During this Mental Illness Awareness Month, we will focus on the stigma surrounding mental illness.
The term mental illness historically to refers to any abnormality that deviates a person’s behavior from social norms. Over the last few centuries, mental illness has slowly moved to a more scientific, medical framework (conditions were initially associated with spiritual demonology). This has eliminated much of the cruelty imposed on people with mental illnesses, but newer forms of branding and misunderstandings around such human challenges persist.
Anyone who has ever experienced symptoms commonly associated with the concept of mental illness, such as depression, anxiety or more complex disorders, knows all too well the added burden of being labeled “bipolar,” “borderline” or “schizophrenic,” as do their families. These labels and stereotypes carry lead-weighted misconceptions in the public eye that often follow people for entire lifetimes, affecting possibilities for meaningful employment, education, relationships and social engagement. The shortage of adequate funding for treating those who have little or no income sadly means that individuals with mental illness may end up homeless or in the penal system, which further demonizes their existence.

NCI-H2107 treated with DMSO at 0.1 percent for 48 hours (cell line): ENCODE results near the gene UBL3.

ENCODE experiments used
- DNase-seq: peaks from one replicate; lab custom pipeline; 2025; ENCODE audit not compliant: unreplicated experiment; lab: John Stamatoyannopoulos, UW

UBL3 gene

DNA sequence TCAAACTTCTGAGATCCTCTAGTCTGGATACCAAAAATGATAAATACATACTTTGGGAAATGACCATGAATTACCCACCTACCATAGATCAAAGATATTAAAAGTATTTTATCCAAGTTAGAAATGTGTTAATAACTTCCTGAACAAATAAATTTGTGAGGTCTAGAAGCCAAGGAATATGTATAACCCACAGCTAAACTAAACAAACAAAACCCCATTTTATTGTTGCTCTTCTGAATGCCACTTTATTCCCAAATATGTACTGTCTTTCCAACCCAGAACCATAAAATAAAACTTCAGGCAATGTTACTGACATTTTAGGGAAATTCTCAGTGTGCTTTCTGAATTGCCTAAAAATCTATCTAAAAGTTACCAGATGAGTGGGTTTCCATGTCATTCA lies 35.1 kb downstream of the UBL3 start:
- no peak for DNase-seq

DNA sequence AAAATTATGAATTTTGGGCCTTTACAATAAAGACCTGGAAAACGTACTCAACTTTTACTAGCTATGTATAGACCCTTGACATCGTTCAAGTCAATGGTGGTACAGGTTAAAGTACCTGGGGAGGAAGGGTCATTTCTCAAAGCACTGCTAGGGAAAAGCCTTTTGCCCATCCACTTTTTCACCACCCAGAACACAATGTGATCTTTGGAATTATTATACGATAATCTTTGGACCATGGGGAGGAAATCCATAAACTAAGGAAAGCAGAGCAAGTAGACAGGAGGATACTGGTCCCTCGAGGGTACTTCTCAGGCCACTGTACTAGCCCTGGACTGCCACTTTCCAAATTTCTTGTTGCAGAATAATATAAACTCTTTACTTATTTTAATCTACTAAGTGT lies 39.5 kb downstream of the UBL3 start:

Many of us who work in the mental health field have found it imperative to work toward “depathologizing” the concept of mental illness because it is so laden in the model of “sickness” or “disease” that it is isolating and oppressive. The preferred and more healing approach is to look at the wide range of emotions, beliefs and behaviors encompassed by such labeling as human responses to life stressors by people who are coping as best they are able. We want to give respect and dignity to who they are completely, and appreciate their humanity in such a way that they can also learn to honor themselves in this world as whole beings—perhaps only needing support along the way.
Respect-Focused Therapy (RFT) is a foundation on which all modalities and techniques used in therapy can be strongly grounded, in order to produce sound, effective outcomes. This approach offers clients the opportunity to gain experiential understanding of being respected, possibly for the first time, from the therapeutic relationship and then be able to heal old wounds by creating more respect for self and others in the therapeutic process.